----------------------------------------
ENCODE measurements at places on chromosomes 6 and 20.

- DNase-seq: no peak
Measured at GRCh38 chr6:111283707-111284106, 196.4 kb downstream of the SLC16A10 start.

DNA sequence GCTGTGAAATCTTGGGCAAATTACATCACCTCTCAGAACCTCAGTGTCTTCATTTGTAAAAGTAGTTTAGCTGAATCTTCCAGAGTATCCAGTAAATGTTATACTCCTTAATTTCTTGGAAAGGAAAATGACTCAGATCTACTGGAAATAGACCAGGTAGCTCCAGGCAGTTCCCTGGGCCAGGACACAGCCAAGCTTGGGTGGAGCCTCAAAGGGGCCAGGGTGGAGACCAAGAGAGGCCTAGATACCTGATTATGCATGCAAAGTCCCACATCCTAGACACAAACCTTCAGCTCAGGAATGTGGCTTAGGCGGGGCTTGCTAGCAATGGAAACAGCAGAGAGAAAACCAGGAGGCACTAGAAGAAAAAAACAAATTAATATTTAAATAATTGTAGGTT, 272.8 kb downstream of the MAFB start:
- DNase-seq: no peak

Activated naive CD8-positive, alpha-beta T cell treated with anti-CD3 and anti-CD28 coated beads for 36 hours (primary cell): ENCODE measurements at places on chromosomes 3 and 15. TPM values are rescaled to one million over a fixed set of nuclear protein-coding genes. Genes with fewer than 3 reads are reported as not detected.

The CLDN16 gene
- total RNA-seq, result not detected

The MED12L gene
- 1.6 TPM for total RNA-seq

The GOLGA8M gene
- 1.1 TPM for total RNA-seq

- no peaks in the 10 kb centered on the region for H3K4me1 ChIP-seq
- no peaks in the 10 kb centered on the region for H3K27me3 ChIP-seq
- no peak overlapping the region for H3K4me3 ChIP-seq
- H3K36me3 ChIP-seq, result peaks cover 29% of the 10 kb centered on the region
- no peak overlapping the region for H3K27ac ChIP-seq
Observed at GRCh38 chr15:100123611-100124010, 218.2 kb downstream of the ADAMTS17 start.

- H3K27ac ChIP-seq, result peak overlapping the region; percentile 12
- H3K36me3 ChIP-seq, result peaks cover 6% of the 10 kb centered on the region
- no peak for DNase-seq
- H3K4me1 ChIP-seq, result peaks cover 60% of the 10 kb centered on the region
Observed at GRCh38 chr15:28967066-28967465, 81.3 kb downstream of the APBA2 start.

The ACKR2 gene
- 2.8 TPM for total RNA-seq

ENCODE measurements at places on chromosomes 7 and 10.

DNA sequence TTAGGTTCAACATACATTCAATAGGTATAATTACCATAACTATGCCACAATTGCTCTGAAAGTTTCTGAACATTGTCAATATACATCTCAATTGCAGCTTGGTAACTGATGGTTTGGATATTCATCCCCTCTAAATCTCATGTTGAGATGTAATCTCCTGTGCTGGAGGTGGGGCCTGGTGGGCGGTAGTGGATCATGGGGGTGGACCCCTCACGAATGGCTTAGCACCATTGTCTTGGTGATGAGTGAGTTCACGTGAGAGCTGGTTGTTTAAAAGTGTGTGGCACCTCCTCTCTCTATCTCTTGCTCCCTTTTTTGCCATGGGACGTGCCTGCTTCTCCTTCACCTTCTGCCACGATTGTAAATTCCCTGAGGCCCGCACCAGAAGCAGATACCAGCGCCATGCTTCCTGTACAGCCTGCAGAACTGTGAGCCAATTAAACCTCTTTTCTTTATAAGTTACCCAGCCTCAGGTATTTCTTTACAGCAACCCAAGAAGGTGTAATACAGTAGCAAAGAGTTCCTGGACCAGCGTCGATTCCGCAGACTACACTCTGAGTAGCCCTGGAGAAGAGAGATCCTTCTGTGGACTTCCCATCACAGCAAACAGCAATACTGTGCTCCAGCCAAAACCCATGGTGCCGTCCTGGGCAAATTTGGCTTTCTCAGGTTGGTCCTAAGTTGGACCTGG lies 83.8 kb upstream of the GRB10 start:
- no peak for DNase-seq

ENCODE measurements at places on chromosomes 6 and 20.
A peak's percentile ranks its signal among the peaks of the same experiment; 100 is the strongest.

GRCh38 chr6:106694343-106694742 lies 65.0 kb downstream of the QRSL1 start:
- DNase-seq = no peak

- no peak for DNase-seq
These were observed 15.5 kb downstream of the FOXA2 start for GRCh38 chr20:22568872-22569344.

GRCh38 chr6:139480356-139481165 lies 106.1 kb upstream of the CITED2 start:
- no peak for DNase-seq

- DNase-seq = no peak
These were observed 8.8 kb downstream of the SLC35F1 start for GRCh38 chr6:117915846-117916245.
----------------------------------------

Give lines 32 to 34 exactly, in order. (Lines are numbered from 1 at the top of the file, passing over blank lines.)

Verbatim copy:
- DNase-seq = no peak

- no peak for DNase-seq
These were observed 15.5 kb downstream of the FOXA2 start for GRCh38 chr20:22568872-22569344.